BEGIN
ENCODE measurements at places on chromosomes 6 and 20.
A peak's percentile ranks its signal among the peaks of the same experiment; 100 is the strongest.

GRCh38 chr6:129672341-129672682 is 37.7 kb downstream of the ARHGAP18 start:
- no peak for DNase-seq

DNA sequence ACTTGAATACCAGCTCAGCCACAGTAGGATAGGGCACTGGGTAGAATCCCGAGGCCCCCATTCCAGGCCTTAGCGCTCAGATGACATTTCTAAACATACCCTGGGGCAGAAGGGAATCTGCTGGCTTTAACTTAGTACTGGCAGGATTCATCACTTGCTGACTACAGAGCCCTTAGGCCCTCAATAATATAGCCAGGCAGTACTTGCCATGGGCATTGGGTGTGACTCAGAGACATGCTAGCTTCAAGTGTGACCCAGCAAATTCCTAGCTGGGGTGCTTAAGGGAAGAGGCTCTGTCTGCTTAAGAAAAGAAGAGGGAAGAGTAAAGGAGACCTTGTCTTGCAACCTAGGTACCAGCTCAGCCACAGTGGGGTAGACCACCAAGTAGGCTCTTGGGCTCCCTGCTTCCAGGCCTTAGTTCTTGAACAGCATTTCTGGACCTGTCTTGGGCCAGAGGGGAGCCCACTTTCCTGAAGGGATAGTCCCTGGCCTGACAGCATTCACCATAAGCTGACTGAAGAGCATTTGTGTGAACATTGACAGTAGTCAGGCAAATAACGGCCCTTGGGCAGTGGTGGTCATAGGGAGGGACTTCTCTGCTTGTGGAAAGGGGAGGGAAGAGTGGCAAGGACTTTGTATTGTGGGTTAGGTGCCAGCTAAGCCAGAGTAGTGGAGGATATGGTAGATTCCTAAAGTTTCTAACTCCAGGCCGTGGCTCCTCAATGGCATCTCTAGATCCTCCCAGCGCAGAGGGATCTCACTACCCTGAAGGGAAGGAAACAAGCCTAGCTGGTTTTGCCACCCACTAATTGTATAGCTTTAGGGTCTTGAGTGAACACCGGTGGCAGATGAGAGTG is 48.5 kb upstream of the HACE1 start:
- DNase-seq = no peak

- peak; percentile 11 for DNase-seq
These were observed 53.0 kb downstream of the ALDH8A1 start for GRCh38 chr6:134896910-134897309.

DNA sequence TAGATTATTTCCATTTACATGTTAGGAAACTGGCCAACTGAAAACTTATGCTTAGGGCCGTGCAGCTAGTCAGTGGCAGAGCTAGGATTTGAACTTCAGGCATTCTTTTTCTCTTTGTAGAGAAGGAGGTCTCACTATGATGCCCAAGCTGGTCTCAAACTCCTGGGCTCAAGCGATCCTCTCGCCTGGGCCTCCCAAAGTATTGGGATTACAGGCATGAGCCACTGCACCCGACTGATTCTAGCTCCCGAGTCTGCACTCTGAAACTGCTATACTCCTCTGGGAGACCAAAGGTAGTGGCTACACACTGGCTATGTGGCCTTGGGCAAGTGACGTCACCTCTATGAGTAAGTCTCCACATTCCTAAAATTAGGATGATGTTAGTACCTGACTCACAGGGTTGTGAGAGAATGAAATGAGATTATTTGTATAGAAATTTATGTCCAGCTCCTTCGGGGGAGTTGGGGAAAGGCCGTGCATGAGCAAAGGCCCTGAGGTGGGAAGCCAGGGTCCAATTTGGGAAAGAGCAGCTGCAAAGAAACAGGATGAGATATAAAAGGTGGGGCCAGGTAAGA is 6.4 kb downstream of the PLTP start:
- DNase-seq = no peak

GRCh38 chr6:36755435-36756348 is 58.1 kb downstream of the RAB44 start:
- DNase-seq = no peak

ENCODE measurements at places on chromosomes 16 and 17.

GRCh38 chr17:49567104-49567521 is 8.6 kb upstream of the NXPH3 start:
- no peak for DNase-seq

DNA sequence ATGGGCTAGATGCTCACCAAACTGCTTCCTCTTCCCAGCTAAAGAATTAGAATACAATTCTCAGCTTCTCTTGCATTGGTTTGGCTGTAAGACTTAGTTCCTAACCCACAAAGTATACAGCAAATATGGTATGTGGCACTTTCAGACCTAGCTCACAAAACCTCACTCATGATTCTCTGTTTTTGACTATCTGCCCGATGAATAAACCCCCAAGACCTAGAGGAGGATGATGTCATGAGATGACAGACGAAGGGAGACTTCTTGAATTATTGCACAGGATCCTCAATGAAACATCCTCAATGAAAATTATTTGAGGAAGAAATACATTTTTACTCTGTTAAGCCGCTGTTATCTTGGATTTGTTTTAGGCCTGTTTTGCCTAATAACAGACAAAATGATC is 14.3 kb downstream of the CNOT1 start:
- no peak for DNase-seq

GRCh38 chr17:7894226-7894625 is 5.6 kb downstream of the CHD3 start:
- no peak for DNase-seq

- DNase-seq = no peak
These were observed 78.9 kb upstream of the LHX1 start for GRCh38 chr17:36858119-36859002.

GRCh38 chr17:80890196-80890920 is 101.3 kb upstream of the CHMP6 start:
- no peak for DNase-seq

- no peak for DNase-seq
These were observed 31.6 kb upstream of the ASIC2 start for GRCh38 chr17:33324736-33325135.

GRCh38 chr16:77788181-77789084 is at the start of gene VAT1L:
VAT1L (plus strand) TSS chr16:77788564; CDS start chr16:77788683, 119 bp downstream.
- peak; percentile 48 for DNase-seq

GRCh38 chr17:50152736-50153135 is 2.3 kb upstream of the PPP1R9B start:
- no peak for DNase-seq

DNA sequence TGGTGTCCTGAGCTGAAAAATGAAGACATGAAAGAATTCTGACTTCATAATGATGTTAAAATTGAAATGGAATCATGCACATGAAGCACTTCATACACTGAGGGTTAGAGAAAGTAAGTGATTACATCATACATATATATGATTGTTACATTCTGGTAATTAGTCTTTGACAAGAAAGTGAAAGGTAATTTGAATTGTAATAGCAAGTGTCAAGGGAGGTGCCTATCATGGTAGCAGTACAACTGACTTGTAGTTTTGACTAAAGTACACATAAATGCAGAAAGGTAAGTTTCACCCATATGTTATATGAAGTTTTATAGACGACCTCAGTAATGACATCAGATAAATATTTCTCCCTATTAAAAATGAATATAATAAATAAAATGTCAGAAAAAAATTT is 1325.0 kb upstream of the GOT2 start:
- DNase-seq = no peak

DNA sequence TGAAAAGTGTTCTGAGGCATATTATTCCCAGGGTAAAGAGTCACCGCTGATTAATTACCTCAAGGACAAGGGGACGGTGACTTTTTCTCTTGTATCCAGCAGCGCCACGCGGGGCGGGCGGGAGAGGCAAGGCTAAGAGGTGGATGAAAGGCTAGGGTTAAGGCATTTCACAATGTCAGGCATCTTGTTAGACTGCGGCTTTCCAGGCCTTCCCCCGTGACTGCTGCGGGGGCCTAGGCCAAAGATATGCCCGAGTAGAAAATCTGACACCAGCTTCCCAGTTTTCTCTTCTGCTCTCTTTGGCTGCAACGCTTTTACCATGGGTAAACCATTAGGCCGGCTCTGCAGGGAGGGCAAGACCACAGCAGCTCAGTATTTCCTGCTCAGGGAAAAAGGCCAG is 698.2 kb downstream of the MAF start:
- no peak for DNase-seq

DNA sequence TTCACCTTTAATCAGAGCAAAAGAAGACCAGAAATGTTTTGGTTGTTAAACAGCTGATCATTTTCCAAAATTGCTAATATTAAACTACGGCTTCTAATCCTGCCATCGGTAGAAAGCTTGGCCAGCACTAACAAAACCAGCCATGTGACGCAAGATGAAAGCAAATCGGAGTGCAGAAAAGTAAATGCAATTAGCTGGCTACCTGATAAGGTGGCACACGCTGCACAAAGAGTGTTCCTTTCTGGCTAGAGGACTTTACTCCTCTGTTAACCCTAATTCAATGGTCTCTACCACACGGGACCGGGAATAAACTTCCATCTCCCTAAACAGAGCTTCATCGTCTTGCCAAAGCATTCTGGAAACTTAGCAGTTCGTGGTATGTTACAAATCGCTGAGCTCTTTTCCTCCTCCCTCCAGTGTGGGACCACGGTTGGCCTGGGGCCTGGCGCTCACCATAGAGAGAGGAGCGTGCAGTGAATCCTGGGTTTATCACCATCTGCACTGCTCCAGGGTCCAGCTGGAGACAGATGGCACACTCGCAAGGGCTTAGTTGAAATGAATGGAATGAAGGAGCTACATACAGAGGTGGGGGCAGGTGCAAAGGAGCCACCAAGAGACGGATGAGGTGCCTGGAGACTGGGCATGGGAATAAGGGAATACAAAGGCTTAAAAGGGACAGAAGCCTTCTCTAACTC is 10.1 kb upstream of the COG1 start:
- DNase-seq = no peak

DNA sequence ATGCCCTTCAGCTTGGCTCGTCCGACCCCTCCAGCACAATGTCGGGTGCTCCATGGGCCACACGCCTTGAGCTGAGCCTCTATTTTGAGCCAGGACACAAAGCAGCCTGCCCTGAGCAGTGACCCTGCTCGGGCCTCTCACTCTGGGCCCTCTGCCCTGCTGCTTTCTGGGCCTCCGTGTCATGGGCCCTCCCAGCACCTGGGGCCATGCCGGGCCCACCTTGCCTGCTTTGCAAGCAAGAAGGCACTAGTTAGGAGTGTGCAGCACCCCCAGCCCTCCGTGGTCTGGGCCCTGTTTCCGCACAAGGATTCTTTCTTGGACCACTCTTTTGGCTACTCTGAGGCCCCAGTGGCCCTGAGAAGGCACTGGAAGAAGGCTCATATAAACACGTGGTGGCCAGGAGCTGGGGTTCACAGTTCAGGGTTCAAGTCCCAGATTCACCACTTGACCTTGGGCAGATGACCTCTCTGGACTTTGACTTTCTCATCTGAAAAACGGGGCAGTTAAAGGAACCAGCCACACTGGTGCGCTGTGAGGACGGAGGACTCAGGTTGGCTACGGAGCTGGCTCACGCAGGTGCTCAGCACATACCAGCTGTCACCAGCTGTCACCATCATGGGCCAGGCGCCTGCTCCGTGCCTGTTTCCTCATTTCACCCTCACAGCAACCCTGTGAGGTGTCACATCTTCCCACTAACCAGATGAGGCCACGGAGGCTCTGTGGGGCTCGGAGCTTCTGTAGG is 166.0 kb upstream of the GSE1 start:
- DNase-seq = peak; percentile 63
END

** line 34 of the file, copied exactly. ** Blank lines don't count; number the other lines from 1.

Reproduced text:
- no peak for DNase-seq